December 29, 2020 – Vancouver, BC: Caroline Crossley is quickly becoming a household name among British Columbia rugby fans. A member of the Canadian national women’s sevens team, the Victoria native helped Canada to gold medals at the Pan-American Games in Peru and the HSBC Kitakyushu Sevens in Japan last year, and is working towards representing Canada at the Tokyo Olympics this coming summer. With the girls’ game growing across the province, thousands of young rugby players look up to Crossley, a BC athlete making an impact on the international stage for Canada.
One of those girls is Meghan Henery of United Rugby Club. As a young girl playing rugby, the annual HSBC Canada Women’s Sevens event in Langford, BC provides an incredible opportunity to see the stars of the women’s game up close. Meghan’s father, United Rugby Club Mini Coordinator Peter Henery, says that the event has been a fantastic inspiration to Meghan.
“Sevens rugby is amazing. It’s fast, it’s exciting, it’s engaging,” said Henery. “The tournament in Langford offers a different perspective – the proximity to the athletes really adds a level of enjoyment and inspiration for Meghan that I can’t put into words. She gets to watch her heroes play the sport that she does.”
During an online planning meeting in November focused on girls’ rugby programming, Henery and Caroline’s father David Crossley discussed the common ground they shared, both involved in club administration and both fathers who have passed down their love of rugby to their daughters. Caroline’s father David Crossley founded the junior girls’ rugby program at Castaway Wanderers RFC, a program his daughter participated in alongside XVs national team player Sophie de Goede. With girls’ rugby continuing to grow, Peter Henery has worked to create more opportunities for girls to play, launching the club’s first girls-only program in 2020.
Henery thanked Crossley for his efforts to grow girls’ rugby in BC that helped lay the groundwork not only for both Caroline and Meghan to po play the sport they love, but the numerous atheletes that have come through girls’ rugby programs at Castaway Wanderers and United since. Henery also mentioned that his daughter Meghan was a huge fan of the Canadian women’s sevens team, and Crossley decided to reach out to his daughter Caroline to arrange a priceless Christmas gift for the younger Henery.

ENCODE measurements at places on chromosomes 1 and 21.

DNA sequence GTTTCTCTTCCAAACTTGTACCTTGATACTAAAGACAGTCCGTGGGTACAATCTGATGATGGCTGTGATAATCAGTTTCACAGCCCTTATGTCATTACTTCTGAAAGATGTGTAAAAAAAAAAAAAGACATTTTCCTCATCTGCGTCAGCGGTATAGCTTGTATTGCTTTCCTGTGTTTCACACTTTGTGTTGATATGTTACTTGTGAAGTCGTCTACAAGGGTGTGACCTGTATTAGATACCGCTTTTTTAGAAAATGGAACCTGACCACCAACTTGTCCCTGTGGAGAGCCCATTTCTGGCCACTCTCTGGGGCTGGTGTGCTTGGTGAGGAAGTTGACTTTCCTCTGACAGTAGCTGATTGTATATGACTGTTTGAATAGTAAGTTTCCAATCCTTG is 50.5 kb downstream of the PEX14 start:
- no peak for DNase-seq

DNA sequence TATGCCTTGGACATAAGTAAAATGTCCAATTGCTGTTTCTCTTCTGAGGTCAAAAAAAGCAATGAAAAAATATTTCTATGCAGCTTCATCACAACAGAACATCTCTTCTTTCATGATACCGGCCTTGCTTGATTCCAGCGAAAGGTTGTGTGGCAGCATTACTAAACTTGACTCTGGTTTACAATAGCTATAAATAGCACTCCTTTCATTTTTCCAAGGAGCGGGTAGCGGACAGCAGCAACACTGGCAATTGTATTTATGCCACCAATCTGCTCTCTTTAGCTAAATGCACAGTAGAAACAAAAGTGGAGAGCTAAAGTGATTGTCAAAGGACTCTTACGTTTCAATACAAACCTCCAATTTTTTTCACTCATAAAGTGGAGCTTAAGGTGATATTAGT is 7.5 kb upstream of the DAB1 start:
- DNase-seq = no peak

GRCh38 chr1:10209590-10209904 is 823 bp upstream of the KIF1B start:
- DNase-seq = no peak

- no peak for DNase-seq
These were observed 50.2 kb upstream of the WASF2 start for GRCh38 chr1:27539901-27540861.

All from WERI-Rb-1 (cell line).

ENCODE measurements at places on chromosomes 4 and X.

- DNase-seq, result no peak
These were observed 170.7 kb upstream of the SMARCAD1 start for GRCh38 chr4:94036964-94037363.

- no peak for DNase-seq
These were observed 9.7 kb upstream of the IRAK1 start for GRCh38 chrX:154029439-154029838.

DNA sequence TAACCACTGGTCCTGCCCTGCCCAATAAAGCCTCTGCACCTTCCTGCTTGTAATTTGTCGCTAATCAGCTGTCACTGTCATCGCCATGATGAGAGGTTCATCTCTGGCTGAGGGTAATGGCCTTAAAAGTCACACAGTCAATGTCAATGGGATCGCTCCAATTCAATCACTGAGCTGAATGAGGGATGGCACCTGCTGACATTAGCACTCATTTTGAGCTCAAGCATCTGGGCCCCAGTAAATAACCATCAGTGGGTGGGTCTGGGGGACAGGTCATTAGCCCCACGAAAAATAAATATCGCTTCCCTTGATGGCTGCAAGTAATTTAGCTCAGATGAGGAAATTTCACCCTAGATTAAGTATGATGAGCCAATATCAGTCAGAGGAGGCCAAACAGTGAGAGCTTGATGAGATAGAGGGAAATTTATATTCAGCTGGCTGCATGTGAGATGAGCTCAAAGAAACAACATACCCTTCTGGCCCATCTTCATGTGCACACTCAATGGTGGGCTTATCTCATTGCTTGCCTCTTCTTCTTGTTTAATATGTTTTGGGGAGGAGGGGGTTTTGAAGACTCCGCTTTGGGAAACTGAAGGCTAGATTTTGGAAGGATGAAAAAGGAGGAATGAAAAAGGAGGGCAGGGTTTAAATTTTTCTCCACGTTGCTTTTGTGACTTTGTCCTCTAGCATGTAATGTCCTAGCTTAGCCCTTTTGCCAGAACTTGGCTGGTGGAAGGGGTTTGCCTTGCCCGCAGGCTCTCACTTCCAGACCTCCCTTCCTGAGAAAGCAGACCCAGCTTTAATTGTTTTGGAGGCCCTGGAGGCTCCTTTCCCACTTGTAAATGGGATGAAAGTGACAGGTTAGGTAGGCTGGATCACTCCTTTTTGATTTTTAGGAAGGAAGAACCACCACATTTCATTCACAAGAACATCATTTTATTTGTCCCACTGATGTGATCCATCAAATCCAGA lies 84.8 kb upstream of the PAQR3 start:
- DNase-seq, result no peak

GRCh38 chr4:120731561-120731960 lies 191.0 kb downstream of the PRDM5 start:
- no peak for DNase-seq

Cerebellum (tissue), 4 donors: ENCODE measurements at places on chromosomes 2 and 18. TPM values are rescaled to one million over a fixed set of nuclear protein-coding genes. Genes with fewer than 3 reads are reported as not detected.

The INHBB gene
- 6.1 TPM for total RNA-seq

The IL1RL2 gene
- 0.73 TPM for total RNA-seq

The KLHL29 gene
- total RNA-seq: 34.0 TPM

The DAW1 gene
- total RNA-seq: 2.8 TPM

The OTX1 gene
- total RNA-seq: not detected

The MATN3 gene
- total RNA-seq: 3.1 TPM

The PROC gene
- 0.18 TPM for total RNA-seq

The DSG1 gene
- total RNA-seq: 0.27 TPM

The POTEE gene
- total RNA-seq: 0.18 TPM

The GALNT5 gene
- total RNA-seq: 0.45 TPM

On Christmas morning, Meghan Henery opened up a Canada women’s sevens jersey bearing Caroline Crossley’s #3 and the signatures of every member of the Canadian national women’s sevens team, pieces of training gear, and a personal letter written by Caroline’s teammate Bianca Farella.
“We wanted to inspire her to strive for her goals in rugby, whatever they may be,” said Caroline. Hopefully, our performances on the international stage and the Olympics this summer can fuel the belief that Canada can compete with the best in the world.”
Both Crossleys stressed the importance of rugby as not just a sport, but a community.
“Camaraderie, community, the emphasis of the team over the individual is tremendous – it’s been a big influence over my life” said David. Caroline added: “Rugby is different because of the inclusivity of the sport. The people I’ve met, the connections I’ve made – it’s unlike anything I’ve ever done before. It’s brought me so many incredible opportunities.”
“I was simply floored”, Peter Henery said of the gift his daughter received from the Crossleys. When I think about it now, I shouldn’t have been surprised, because that’s what rugby people do. We look after each other, we take care of the support, and we try to make sure everybody has wonderful experiences.”